More amino acids, feed aid broiler chicks vaccinated for coccidiosis

Feeding broilers a diet high in amino acids, along with more feed, can minimise the adverse effects on performance that sometimes occur after coccidiosis vaccination, indicate the results of a study presented at the 2018 International Poultry Scientific Forum. [1]
calendar icon 22 June 2018
clock icon 3 minute read

Although coccidiosis vaccine administered at hatch has the positive effect of initiating immunity against the Eimeria organisms that cause coccidiosis, it can also lead to depressed bodyweight gain (BWG) and poor feed conversion (FCR), said Sara Cloft, a graduate student at Auburn University.

In a study, Cloft and colleagues assigned 1,600 male broilers to one of eight treatments with varying amounts of digestible amino acid (AA) density. The “moderate” AA treatment was 1.15% digestible lysine, and the “high” AA treatment was 1.25% digestible lysine. The amount of starter feed in each group was 0.45, 0.73 or 1.0 kg/bird.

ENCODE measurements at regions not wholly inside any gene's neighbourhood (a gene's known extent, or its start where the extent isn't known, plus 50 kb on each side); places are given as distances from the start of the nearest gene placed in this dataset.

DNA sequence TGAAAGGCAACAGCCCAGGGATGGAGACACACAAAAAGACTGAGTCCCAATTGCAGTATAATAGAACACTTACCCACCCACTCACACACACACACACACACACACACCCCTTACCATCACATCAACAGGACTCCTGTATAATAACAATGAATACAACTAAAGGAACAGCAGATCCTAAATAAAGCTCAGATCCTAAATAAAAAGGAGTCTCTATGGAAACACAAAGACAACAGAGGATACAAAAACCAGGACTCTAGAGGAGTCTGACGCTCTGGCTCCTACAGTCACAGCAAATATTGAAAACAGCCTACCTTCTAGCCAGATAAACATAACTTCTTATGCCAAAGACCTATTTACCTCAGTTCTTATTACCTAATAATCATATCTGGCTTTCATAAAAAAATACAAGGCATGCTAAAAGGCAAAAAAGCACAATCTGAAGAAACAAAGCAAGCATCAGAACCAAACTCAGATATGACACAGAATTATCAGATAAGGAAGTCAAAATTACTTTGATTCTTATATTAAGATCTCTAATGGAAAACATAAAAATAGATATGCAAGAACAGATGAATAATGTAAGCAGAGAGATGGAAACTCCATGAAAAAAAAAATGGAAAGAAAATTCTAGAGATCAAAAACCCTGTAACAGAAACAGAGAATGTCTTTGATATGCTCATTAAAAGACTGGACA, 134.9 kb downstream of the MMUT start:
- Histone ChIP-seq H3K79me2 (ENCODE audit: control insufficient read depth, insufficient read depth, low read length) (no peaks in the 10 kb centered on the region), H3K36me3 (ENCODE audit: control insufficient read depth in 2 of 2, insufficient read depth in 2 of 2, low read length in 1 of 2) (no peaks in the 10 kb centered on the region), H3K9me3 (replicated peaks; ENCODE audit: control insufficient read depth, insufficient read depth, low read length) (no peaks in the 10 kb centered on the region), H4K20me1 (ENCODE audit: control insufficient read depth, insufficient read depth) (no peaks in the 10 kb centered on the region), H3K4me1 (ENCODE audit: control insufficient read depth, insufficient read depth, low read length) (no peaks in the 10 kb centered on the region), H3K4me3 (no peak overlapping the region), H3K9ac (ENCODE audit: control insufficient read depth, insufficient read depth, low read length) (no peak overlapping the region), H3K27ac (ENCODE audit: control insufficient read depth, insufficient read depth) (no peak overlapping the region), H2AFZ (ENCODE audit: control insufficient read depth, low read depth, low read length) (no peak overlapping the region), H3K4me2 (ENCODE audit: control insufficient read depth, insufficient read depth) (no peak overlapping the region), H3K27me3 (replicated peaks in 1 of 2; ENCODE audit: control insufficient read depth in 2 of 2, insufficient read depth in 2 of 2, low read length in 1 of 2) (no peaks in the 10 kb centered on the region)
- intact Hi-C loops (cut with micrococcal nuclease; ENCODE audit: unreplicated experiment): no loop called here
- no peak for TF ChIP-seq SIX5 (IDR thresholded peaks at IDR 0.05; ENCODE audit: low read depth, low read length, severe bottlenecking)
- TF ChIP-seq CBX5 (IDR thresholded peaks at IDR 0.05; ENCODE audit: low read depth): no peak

Diets were formulated to similar digestible ratios of threonine (0.67%), total sulfur amino acids (0.78%), valine (0.70%), isoleucine (0.67%), arginine (1.05%) and tryptophan (0.17%) to digestible lysine, she said.

At 21, 28 and 41 days of age, broilers fed the high-AA starter diet had higher BWG, lower FCR, and heavier carcass weight and total breast weight than birds fed the moderate-AA diet, Cloft said.

A 1.1-gram increase in digestible lysine during the starter period resulted in a 0.64% increase in total breast yield compared to the moderate-AA diet.

Broilers fed the high-AA diet had fewer intestinal lesions than those fed the moderate-AA diet, and birds fed more starter feed had heavier carcass weight compared to birds fed less, Cloft reported.


1 Cloft S, et al. Effects of dietary amino acid density and feed allocation during the starter period on 41 d growth performance and processing characteristics of broiler chickens given coccidiosis vaccination at hatch. 2018 International Poultry Scientific Forum.

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